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Policy & Enforcement Briefing: Solar Duties, Sea Emissions, Social Cost of Carbon

Solar panel maker SolarWorld has filed a petition asking the Commerce Department to levy new duties on certain imports from China and Taiwan. The petition aims to close a loophole in a 2012 US trade decision, and could effectively keep Chinese manufacturers out of the American market, the New York Times reports.

The Department of Energy denied a petition by the Landmark Legal Foundation, which called on the DOE to remove a “social cost of carbon” provision from a microwave efficiency rule, The Hill reports. The department also issued a notice to show how updated SCC values changed its estimates of national economic benefits from efficiency standards, for commercial refrigeration equipment, walk-in coolers and freezers, metal halide lighting fixtures, and furnace fans.

The US Caribbean Sea Emission Control Area, under MARPOL Annex VI, took effect on January 1. The regulations enact stricter controls on emissions of sulfur oxide, nitrogen oxide and particulate matter for ships in certain waters adjacent to Puerto Rico and the US Virgin Islands, and the area joins three other ECAs in effect around the world, Green Car Congress reports.

China’s Hubei province will launch the world’s third-biggest carbon market this year, issuing 300 million carbon permits annually, Reuters reports. Hubei will be the sixth Chinese region to launch a carbon market.

The House next week will consider HR 2279, the Reducing Excessive Deadline Obligations Act, which combines three bills approved last year by the Energy and Commerce Committee. The combined bill would force the president to consult with states before enforcing federal environmental laws; require federally owned facilities to comply with state rules on hazardous substances; and relax requirements for EPA reviews of the Solid Waste Disposal Act, The Hill reports.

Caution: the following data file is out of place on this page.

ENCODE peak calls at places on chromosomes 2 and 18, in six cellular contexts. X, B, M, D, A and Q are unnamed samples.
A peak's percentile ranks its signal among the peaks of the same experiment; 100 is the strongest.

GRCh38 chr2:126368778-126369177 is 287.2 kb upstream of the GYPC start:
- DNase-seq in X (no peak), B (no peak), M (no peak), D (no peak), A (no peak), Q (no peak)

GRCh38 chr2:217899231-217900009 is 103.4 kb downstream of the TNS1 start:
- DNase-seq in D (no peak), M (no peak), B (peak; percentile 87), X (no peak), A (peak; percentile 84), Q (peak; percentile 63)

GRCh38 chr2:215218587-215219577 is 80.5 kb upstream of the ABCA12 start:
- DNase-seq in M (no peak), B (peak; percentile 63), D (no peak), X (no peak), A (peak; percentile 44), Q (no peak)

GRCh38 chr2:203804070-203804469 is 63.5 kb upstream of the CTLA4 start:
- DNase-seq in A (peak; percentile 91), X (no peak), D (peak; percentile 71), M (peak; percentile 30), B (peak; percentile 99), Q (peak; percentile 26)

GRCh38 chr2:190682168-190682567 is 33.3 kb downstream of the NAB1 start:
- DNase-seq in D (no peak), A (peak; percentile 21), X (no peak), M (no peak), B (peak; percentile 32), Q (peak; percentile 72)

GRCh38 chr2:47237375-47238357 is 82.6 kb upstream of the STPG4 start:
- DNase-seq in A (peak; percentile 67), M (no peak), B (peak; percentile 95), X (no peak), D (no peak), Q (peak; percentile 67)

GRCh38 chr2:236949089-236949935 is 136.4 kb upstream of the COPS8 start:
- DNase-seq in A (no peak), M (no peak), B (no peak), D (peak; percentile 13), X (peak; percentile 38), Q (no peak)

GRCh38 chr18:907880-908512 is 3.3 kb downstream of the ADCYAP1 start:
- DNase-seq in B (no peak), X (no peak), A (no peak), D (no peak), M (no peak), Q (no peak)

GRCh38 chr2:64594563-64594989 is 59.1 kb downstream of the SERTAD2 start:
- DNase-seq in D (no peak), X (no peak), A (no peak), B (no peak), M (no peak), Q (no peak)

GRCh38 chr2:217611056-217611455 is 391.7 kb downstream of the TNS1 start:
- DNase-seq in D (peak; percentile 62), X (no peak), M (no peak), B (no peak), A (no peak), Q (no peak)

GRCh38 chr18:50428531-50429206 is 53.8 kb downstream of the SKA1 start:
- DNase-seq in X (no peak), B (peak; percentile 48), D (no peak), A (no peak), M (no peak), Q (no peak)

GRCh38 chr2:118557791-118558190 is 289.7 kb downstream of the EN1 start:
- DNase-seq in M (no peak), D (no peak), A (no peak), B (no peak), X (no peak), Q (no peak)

The National Association for Surface Finishing has raised concerns over the EPA’s proposed revisions to the federal multi-sector general permit for stormwater discharges. The NASF says compliance benchmarks are so low that current best practices may not be sufficient, and compliance costs could be more than twice as high as the agency estimates, association executive vice-president Christian Richter writes for Products Finishing.

The Department of Energy is revising its regulations governing the use of particular alternative testing methods for certifying compliance with energy conservation standards for commercial HVAC, water heating, and refrigeration equipment, under the Energy Policy and Conservation Act of 1975. In addition, DOE is amending the compliance dates for the initial certification of commercial HVAC, water heating and refrigeration equipment.

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